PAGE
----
The recent WannaCry NHS cyber-attack has once again highlighted the dire need for more robust systems. As the world becomes more connected, each new connection creates another potential avenue for attack. Surprisingly (or maybe not to some), the NHS attack could have very easily been prevented – the virus targeted Windows XP, which Microsoft ended support for on April 8th, 2014 (almost 3 years ago). Any machine which had been updated to a newer system was immune to the attack.
The reality of the situation is that there are hundreds of thousands of machines, running critical infrastructure that are still running on Windows XP (and older), and this is unlikely to change in the near future. Our systems have become increasingly complex, intertwined and convoluted – we have created a meshed web of interconnected devices with thousands of critical systems and single points of failure. This makes updating any one of these systems a large and risky task, which is perceived, incorrectly, to outweigh the risk of an attack against that system. At the same time, attacks against these increasingly messy systems become easier and more profitable over time. The more critical a system is, the more a target it becomes.
Conventional thinking suggests that we should put more robust security and infrastructure around these critical systems, and ensure that single points of failure have redundancies, backups and protection. This way of thinking, however, is fundamentally flawed. Increasing the complexity of a system will always make it more vulnerable to failure and attack. The solution is to make these systems less complex.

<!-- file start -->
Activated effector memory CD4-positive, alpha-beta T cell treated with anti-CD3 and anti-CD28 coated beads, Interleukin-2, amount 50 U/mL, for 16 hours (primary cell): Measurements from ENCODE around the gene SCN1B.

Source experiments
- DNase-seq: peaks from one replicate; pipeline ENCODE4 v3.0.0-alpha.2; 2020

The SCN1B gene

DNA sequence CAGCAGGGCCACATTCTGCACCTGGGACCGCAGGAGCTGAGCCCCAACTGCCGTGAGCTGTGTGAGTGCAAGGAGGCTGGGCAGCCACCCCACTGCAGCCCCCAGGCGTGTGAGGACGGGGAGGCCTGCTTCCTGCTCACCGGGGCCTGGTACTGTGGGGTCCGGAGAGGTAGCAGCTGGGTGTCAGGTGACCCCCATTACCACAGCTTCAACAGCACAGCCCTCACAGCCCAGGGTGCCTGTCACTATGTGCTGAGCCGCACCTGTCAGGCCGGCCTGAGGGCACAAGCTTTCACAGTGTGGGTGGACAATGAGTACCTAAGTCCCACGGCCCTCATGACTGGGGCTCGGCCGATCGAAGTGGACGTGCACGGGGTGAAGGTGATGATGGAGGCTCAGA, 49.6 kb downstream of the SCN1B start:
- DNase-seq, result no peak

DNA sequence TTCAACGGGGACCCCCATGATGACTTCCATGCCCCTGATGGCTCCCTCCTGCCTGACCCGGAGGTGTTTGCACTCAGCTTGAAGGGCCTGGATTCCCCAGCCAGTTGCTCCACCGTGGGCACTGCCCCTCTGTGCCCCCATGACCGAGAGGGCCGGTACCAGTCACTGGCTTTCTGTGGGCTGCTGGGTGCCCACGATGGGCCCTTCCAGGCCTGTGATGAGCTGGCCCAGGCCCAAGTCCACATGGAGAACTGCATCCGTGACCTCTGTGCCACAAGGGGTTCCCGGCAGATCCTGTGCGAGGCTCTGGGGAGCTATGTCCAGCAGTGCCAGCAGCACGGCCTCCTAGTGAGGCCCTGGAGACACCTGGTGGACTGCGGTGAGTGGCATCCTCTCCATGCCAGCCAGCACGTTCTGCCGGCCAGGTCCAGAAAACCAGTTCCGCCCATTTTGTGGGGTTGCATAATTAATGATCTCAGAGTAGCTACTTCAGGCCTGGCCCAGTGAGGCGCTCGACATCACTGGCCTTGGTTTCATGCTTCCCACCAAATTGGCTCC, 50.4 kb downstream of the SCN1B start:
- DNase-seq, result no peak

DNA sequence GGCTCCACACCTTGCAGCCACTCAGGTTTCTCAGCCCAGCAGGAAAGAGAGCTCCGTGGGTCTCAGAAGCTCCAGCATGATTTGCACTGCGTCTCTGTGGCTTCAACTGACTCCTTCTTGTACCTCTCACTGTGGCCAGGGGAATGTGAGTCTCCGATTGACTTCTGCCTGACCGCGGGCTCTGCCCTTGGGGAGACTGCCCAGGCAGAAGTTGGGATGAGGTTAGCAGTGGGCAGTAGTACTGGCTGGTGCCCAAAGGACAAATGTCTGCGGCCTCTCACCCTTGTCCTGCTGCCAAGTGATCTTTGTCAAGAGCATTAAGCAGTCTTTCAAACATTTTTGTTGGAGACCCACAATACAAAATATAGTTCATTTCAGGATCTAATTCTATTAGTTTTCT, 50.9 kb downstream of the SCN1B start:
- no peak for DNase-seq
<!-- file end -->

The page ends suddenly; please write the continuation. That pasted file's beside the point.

To use a simple analogy, the more doors and windows you have to your house, the more vulnerable it is to someone breaking in. Traditional thinking would increase security around every entry point, better locks on the doors, stronger windows, camera monitoring systems, intruder alarms. The cost and complexity soon increase dramatically, and the entire system is still only as strong as its weakest point. As the complexity grows, the cost of maintenance goes up, and you need to constantly upgrade the entire system as new and better technologies become available. A simpler solution, and a much more cost effective and secure solution, is just to build a house with less doors and windows.
Single points of failure are a ticking time bomb in any software system – eventually they will fail (otherwise we would call them single points of success). In the blockchain world of Interbit, single points of failure don’t exist, in fact they can’t exist. It’s impossible to build applications on a distributed ledger platform which introduce single points of failure at the infrastructure level.
The key to security is simplicity. A less complex system is cheaper to build, easier to maintain, and much more secure than a complex one. If we want to avoid similar attacks against our data in the future, we need to build blockchain based applications, drastically reducing the complexity of enterprise IT infrastructure, which in turn are much easier, and cost effective, to secure.